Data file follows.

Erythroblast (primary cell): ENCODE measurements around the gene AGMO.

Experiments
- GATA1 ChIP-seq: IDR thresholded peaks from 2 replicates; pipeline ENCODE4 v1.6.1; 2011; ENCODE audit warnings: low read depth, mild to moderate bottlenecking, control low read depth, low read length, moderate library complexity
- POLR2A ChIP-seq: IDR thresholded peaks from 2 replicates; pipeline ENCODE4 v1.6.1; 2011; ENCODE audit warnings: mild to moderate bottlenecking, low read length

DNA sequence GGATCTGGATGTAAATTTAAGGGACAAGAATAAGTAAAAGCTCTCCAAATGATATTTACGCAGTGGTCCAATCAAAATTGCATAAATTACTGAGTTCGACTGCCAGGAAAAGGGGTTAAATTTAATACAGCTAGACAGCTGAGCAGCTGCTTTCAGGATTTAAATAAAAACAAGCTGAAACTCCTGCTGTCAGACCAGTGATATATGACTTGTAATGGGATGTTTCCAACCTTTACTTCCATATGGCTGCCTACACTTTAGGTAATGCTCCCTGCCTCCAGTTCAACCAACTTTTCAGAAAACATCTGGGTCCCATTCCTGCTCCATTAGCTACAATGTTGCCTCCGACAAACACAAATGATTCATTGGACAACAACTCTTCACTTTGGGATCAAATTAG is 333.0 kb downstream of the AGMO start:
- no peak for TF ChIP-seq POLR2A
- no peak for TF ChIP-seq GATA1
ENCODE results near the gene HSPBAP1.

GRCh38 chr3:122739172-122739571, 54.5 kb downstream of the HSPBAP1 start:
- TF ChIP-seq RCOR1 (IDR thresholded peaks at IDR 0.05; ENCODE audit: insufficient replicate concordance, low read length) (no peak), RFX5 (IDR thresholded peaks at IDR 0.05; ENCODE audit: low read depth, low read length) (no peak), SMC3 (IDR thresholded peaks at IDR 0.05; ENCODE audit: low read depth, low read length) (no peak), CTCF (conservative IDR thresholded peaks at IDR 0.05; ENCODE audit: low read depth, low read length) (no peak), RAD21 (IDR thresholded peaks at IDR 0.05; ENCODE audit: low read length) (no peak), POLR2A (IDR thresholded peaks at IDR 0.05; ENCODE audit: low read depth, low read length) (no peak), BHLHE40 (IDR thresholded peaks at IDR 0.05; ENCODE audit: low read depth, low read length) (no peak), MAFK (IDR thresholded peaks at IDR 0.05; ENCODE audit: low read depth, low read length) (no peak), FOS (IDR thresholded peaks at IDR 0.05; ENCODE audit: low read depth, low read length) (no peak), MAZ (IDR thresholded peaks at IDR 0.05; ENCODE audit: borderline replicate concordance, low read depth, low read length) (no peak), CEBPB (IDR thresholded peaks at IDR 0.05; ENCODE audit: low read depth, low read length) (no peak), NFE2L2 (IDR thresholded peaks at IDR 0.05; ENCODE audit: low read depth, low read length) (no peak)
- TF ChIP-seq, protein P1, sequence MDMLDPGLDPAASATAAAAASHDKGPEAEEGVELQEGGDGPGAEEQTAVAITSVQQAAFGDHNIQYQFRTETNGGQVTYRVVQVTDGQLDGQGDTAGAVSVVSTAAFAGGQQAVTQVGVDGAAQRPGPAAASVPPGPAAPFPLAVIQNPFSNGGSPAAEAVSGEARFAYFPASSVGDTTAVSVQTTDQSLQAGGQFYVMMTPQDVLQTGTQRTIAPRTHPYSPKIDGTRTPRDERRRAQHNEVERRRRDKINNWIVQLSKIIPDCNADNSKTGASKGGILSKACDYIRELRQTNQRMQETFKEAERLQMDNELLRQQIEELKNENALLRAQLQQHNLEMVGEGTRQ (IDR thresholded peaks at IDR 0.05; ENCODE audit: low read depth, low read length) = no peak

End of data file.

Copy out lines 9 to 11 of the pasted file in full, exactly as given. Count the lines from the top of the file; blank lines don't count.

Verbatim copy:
GRCh38 chr3:122739172-122739571, 54.5 kb downstream of the HSPBAP1 start:
- TF ChIP-seq RCOR1 (IDR thresholded peaks at IDR 0.05; ENCODE audit: insufficient replicate concordance, low read length) (no peak), RFX5 (IDR thresholded peaks at IDR 0.05; ENCODE audit: low read depth, low read length) (no peak), SMC3 (IDR thresholded peaks at IDR 0.05; ENCODE audit: low read depth, low read length) (no peak), CTCF (conservative IDR thresholded peaks at IDR 0.05; ENCODE audit: low read depth, low read length) (no peak), RAD21 (IDR thresholded peaks at IDR 0.05; ENCODE audit: low read length) (no peak), POLR2A (IDR thresholded peaks at IDR 0.05; ENCODE audit: low read depth, low read length) (no peak), BHLHE40 (IDR thresholded peaks at IDR 0.05; ENCODE audit: low read depth, low read length) (no peak), MAFK (IDR thresholded peaks at IDR 0.05; ENCODE audit: low read depth, low read length) (no peak), FOS (IDR thresholded peaks at IDR 0.05; ENCODE audit: low read depth, low read length) (no peak), MAZ (IDR thresholded peaks at IDR 0.05; ENCODE audit: borderline replicate concordance, low read depth, low read length) (no peak), CEBPB (IDR thresholded peaks at IDR 0.05; ENCODE audit: low read depth, low read length) (no peak), NFE2L2 (IDR thresholded peaks at IDR 0.05; ENCODE audit: low read depth, low read length) (no peak)
- TF ChIP-seq, protein P1, sequence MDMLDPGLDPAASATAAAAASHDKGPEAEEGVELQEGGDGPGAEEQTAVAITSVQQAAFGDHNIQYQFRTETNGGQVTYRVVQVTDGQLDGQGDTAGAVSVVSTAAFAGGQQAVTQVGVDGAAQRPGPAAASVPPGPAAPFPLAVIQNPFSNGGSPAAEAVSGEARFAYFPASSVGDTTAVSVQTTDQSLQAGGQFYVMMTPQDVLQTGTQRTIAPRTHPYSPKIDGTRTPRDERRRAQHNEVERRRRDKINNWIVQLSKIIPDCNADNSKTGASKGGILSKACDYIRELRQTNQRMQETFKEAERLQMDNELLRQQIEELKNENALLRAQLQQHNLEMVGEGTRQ (IDR thresholded peaks at IDR 0.05; ENCODE audit: low read depth, low read length) = no peak